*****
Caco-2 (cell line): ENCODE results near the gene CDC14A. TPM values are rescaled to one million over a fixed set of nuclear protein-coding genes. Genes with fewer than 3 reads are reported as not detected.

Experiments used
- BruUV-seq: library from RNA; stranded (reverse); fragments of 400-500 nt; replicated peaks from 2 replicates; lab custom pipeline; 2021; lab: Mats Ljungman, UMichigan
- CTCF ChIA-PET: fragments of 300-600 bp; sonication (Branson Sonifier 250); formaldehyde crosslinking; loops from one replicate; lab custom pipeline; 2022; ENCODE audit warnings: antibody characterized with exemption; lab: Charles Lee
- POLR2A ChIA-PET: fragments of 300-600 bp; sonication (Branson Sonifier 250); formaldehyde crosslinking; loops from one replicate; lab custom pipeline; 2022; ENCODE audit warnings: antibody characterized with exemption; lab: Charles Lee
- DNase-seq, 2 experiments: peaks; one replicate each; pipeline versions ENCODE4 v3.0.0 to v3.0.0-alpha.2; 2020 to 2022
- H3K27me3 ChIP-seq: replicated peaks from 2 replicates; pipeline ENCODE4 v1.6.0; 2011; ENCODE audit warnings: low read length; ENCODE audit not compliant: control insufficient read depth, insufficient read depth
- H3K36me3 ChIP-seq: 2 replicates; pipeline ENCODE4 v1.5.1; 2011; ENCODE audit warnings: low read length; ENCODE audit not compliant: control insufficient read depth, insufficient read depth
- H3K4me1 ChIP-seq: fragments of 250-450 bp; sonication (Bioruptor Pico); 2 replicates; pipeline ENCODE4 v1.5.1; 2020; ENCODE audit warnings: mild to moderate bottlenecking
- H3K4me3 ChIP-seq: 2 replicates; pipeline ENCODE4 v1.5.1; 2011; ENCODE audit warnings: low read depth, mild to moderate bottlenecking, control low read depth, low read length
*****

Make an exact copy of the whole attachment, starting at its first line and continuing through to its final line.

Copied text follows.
Caco-2 (cell line): ENCODE results near the gene CDC14A. TPM values are rescaled to one million over a fixed set of nuclear protein-coding genes. Genes with fewer than 3 reads are reported as not detected.

Experiments used
- BruUV-seq: library from RNA; stranded (reverse); fragments of 400-500 nt; replicated peaks from 2 replicates; lab custom pipeline; 2021; lab: Mats Ljungman, UMichigan
- CTCF ChIA-PET: fragments of 300-600 bp; sonication (Branson Sonifier 250); formaldehyde crosslinking; loops from one replicate; lab custom pipeline; 2022; ENCODE audit warnings: antibody characterized with exemption; lab: Charles Lee
- POLR2A ChIA-PET: fragments of 300-600 bp; sonication (Branson Sonifier 250); formaldehyde crosslinking; loops from one replicate; lab custom pipeline; 2022; ENCODE audit warnings: antibody characterized with exemption; lab: Charles Lee
- DNase-seq, 2 experiments: peaks; one replicate each; pipeline versions ENCODE4 v3.0.0 to v3.0.0-alpha.2; 2020 to 2022
- H3K27me3 ChIP-seq: replicated peaks from 2 replicates; pipeline ENCODE4 v1.6.0; 2011; ENCODE audit warnings: low read length; ENCODE audit not compliant: control insufficient read depth, insufficient read depth
- H3K36me3 ChIP-seq: 2 replicates; pipeline ENCODE4 v1.5.1; 2011; ENCODE audit warnings: low read length; ENCODE audit not compliant: control insufficient read depth, insufficient read depth
- H3K4me1 ChIP-seq: fragments of 250-450 bp; sonication (Bioruptor Pico); 2 replicates; pipeline ENCODE4 v1.5.1; 2020; ENCODE audit warnings: mild to moderate bottlenecking
- H3K4me3 ChIP-seq: 2 replicates; pipeline ENCODE4 v1.5.1; 2011; ENCODE audit warnings: low read depth, mild to moderate bottlenecking, control low read depth, low read length